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Queen shock

  • #41

    This chatbox is not fit for mathematical reasoning but the solution I find would be

    4096 x 3 x 25

    4096 x 3 x 49

    4096 x 7 x 25

    4096 x 9 x 5

    4096 x 9 x 7

    4096 x 9 x 11

    4096 x 9 x 13

    4096 x 9 x 17

    4096 x 9 x 19

    4096 x 9 x 23

  • #42

    The reasoning goes as follows

    Every number can be written as p1^a1 x ..... pk^ak the pi being different primes, a1,..,ak at least 1.

    The numberof divisors for such a number is (a1+1) x.....x(ak+1) - 1.

    In order this to be 77 the product should be 78 = 2x3x13.

    This limits the choices for k (being at most 3) and a1,a2 and a3.

    I leave it as an excersise to see why k=1 or k=2 are impossible... the numbers would become tobig even if one picks the smallest two primes.

    So k=3 a1=1, a2=2 and a3 = 12.

    ITis easy to see that the listed possibilities are the only ones satisfying all conditions....

  • #43

    Strangely, I got a different answer. It went like this:

    First of all, if a natural number is to have an odd number of divisors, it must be a perfect square.

    Why? For a non-square natural number, its divisors can be written in the form of a number of pairs a * b where a < sqrt n < b.

    Secondly, any natural number can be written in the form (p1^a1)(p2^a2)(p3^a3).... in which case the number of divisors is equal to (a1+1)(a2+1)(a3+1)... (I assume the difference between our answers is because I counted both 1 and n as divisors of n whereas you chose not to count one of those and got different results.) 77 = 11*7, so k=2, a1=10 and a2=6.

    That leaves us with two possible answers:

    3^10 x 2^6 = 3,779,136 > 1,000,000

    2^10 x 3^6 = 746,496

  • #44

    Oh yes i was thinking to complicated again, yes 1 should be counted as a divisor...... and i didn t do that....

  • #45

    Still you have to consider the case k=1... but the numbers would be to big.....

  • #46

    Whatever. It's enough that we can debate something respectfully on the Internet happy.png That's yet another great thing about math. Nobody cares about it enough to start a flame war tongue.png

  • #47

    All of them, isn't it? I mean, it's kind of like the "which months have 28 days riddle."

  • #48

    Yes, but i forgot to count 1 as a divisor ......

  • #49

    So actually I solved two problems

    1) Determine the numbers less then 1,000,000 having exactly 77 divisors bigger then 1

    2) Determine the numbers less then 1,000,000 having exactly 77 real divisors (i.e. divisors not being the number itself)

  • #50

    Well, yes. I would ask if you have any other fun ones, but I don't want to derail the thread, so we should get back to the OP's game.

  • #51

    Oh yes there is a quite nice one, the solution can be found on the internet but it is more fun to find it yourself.

    There are hundred prisoners that are going to be executed unless they survive the following game.

    In a room the numbers 1-100 are stored in 100 drawers each containing 1 number.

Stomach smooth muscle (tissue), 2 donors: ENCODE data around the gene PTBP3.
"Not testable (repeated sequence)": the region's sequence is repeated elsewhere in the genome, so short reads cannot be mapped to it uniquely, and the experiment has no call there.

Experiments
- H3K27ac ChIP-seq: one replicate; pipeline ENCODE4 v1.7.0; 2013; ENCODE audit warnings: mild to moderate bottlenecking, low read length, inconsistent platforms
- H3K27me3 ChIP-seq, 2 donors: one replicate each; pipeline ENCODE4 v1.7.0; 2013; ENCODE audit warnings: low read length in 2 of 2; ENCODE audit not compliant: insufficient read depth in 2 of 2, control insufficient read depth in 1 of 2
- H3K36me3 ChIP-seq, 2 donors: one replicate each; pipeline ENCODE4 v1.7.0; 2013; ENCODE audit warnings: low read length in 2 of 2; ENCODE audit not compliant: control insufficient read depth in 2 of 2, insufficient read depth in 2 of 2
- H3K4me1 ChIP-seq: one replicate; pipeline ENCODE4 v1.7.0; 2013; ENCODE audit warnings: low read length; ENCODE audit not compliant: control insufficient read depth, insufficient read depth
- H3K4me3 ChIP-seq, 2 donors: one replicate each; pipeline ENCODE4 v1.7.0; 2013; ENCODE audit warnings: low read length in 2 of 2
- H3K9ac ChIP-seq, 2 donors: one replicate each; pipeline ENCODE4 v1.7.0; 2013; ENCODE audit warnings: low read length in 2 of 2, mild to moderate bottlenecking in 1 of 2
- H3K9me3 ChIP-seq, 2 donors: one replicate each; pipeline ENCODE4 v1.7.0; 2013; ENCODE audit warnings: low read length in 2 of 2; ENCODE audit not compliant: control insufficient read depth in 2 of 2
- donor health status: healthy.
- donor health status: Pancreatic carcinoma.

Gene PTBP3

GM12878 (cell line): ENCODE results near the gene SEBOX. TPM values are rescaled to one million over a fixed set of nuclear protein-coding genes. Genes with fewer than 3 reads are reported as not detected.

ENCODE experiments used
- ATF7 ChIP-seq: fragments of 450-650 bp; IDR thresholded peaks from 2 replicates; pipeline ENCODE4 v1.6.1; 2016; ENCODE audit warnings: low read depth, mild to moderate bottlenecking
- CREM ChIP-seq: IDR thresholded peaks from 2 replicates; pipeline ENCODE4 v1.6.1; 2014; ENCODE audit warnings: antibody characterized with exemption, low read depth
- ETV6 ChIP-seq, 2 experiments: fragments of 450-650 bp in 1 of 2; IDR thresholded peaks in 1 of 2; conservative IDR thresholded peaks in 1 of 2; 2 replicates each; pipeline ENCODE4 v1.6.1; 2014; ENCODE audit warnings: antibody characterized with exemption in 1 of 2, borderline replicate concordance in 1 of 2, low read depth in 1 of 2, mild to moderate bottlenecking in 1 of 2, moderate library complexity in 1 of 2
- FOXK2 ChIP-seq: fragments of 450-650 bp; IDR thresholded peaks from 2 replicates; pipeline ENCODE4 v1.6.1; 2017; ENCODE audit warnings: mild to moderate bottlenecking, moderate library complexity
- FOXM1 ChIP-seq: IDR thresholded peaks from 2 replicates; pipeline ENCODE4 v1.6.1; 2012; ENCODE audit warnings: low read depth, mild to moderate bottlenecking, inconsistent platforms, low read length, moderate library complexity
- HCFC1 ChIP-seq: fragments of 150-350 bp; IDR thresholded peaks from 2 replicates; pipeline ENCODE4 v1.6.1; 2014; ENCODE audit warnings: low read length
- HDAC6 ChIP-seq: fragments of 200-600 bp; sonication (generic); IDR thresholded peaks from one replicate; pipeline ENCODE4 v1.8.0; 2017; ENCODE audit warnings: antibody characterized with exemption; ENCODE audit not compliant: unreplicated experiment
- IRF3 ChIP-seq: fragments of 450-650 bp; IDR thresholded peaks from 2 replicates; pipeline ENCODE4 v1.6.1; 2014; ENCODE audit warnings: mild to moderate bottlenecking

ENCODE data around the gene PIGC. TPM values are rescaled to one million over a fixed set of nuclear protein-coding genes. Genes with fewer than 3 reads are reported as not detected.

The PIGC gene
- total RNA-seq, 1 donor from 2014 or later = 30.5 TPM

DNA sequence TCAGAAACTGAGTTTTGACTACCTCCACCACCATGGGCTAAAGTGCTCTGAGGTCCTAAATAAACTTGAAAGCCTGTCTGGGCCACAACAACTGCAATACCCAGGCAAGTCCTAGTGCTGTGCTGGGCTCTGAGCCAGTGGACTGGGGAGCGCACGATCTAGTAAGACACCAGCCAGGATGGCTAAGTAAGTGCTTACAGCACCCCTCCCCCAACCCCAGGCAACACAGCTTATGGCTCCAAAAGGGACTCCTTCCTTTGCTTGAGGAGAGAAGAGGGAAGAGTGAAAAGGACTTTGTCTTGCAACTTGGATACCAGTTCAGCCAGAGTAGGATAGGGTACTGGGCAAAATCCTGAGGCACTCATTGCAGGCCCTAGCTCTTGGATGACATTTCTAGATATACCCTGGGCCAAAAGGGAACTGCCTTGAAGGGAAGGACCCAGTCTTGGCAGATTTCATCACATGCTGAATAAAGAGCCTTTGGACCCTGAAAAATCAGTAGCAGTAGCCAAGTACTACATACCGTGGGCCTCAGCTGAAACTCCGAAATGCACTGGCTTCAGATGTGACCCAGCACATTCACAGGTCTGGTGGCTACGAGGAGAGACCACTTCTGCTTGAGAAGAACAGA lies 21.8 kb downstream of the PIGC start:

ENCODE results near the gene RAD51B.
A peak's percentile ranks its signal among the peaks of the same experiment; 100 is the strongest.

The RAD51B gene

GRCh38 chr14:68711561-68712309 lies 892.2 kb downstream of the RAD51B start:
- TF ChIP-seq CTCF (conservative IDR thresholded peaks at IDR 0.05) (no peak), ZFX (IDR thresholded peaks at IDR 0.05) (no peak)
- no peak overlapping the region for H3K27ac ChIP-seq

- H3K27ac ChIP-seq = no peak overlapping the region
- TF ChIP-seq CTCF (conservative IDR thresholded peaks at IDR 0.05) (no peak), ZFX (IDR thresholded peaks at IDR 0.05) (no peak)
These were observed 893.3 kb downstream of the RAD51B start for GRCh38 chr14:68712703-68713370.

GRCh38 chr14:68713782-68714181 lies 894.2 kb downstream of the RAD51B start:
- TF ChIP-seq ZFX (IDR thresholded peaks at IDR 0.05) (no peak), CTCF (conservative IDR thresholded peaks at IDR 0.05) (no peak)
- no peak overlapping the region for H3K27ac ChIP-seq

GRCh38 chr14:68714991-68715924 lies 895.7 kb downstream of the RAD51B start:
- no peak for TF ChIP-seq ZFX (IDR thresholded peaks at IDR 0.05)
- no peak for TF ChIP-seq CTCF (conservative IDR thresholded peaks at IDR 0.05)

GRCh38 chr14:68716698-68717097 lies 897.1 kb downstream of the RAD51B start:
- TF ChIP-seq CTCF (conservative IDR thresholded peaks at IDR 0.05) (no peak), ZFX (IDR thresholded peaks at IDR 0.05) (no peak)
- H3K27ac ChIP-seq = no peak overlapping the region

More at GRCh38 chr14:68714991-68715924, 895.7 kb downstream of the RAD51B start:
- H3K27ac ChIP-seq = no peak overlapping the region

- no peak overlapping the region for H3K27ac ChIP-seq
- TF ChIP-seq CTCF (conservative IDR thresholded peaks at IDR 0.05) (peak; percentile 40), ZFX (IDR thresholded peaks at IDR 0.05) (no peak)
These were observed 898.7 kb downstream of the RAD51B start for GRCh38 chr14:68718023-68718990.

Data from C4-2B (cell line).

The prisoners are numbered 1-100. They consecutively have to enter the room and may open 50 drawers.

    If every prisoner manages to open a drawer containing his own number they will survive, if one prisoner does not succeed finding his own number they all are executed. The drawers are closed again after a prisoner leaves the room. They may discuss a strategy before the game is played but during the game they cannot communicate. Is there a strategy which gives them a reasonable chance of survival?

  • #52

    Just to clarify: 50 drawers each, or 1 drawer each for 50 prisoners?

  • #53

    50 drawers each I assume

  • #54

    Okay. That's awfully tough, as then the chance of survival without a strategy is 1/2^100.

  • #55

    There are a total of 100 drawers each contains one number in the range 1-100, all numbers are present.Each prisoner may open at most 50 drawers in search of his own number. The drawers re closed again when a prisoner leaves the room. During the game prisoners cannot communicate. There are a total of hundred prisoner. Each one has to find his own number.

  • #56

    Nope , there is a strategy giving approx chance 0.31 that they survive.

  • #57

    Now find the strategy. Tip... some knowledge of combinatorics and group theory is equired.

  • #58

    Sadly, I've never done anything with combinatorics...

  • #59

    The strategy is as follows, The prisoners number the drawers from left to right and top to bottem , so every drawer now is assigned a number at the outside and contains a number in the insiden. The prisoners assign themselves numbers 1 up to 100.

    When prisoner number k enters the room he starts opening drawer with outside number k. He inspects the content and either find his own number or a number say i and then opens the drawer with outside number i.

    He keeps opening drawers based on the inspected content tlll he finds his own number or opened 50 drawers.

    Now you may figure out yourself why this gives a relatively high probability of survival. It has to do with permutation containing not to long cycles.....

  • #60
    Alika05 wrote:

    I'll give a trophy to the first person who can find a game someone showcased in which they lost. Happy Hunting.


    See comment #37. Now where's my trophy? happy.png


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